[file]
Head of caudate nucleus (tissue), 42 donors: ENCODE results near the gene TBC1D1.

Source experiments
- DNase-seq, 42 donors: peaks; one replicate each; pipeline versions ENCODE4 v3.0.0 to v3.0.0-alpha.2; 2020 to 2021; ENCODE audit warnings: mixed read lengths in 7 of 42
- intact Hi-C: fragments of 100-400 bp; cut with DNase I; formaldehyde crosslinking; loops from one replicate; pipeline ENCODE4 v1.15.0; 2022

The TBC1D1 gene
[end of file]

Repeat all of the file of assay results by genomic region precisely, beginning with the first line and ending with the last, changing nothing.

Head of caudate nucleus (tissue), 42 donors: ENCODE results near the gene TBC1D1.

Source experiments
- DNase-seq, 42 donors: peaks; one replicate each; pipeline versions ENCODE4 v3.0.0 to v3.0.0-alpha.2; 2020 to 2021; ENCODE audit warnings: mixed read lengths in 7 of 42
- intact Hi-C: fragments of 100-400 bp; cut with DNase I; formaldehyde crosslinking; loops from one replicate; pipeline ENCODE4 v1.15.0; 2022

The TBC1D1 gene